Members of the Campbell River Environmental Council (from left)

CREC: Landfill puts water supply at risk

Landfill: Groundwater monitoring locations to be installed on site

Members of a local environmental group are raising the alarm with the city over a proposed soil remediation facility that they say threatens the city’s drinking water.

The committee’s concerns stem from an application from Upland Excavating to the province to expand its operations and accept non-hazardous contaminated soil at a landfill within the city’s watershed.

Upland has submitted a waste discharge application to the Ministry of Environment for an Operational Certificate to accommodate a landfill on Upland-owned lands at 7295 Gold River Highway that would treat and deposit up to 500,000 cubic metres of non-hazardous solid waste, such as construction, demolition and land-clearing materials, including asbestos.

At Monday’s council meeting, representatives from Upland presented their business case to city council and a packed public gallery.

Mark Stuart, son of Upland founder George Stuart, said the company is using the landfill as an opportunity to provide steady employment for more local people.

“The new venture would probably employ at least six people full-time and at times when various projects are going, 25 to 50 people part-time. We’re talking high-level, industrial income jobs,” Stuart said. “There’s an exodus of high-paying jobs in the Campbell River area right now and it’s a good opportunity to shore it up.”

But members of the Campbell River Environmental Committee (CREC) are concerned about the proposed landfill’s proximity to Rico Lake and McIvor Lake, which is connected to the city’s drinking water system.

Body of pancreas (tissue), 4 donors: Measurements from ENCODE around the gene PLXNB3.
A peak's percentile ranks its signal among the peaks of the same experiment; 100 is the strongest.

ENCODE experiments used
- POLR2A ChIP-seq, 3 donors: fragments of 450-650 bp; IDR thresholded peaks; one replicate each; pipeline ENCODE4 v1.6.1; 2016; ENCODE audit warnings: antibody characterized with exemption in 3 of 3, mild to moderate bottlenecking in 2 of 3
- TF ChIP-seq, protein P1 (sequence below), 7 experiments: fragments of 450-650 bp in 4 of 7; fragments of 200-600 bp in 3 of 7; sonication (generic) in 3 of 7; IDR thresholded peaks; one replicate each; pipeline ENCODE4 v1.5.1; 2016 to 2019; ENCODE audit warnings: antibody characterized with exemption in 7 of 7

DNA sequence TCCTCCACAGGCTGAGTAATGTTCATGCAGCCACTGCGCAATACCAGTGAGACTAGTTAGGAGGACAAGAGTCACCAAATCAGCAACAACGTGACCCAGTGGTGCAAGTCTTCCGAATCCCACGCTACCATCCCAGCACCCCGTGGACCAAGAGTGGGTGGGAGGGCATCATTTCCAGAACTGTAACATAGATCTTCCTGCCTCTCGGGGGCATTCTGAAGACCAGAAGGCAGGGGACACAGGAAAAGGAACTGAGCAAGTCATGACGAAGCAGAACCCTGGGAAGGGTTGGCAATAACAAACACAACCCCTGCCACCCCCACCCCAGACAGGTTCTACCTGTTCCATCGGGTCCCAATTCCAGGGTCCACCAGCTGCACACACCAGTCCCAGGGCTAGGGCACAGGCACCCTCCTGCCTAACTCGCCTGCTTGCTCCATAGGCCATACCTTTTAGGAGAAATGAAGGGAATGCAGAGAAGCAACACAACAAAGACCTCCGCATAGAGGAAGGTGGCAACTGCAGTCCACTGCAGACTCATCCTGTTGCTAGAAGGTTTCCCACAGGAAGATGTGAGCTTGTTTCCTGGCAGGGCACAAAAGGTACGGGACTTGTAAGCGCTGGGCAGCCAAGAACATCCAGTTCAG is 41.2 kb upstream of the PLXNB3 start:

Leona Adams, on behalf of the Environmental Committee, wrote a letter to council outlining the group’s concerns.

“The proposed waste landfill site straddles a large aquifer, which is hydraulically connected with Rico Lake and McIvor Lake,” Adams wrote. “There is a private drinking water well connected to the aquifer and therefore the proposal is in non-compliance with the BC Contaminated Sites Regulation TG6 for a landfill.”

Adams added that Rico Lake is only located 10 metres west of the proposed landfill site, which she said is substantially less than the 100- metre separation distance mandated by the 2015 Draft Landfill Criteria.

Adams said further that the committee is concerned about seepage from the proposed facility’s leachate and treatment system.

“Seepage will ultimately reach the vulnerable aquifer beneath Upland’s property,” Adams wrote. “This aquifer drains east into the Quinsam River Watershed, as well as to Cold Creek, which feeds the $100 million Quinsam River Hatchery, and to the Quinsam River. This will, over time, impact the pink salmon and steelhead Quinsam River fishery.”

Greg Ferraro, engineer for the project with GHD Consulting, said groundwater monitoring locations are located throughout the site and upgradient surface water quality will be monitored at both McIvor and Rico lakes. Ferraro added that water quality will meet the Ministry of Environment standards and will be monitored quarterly for verification.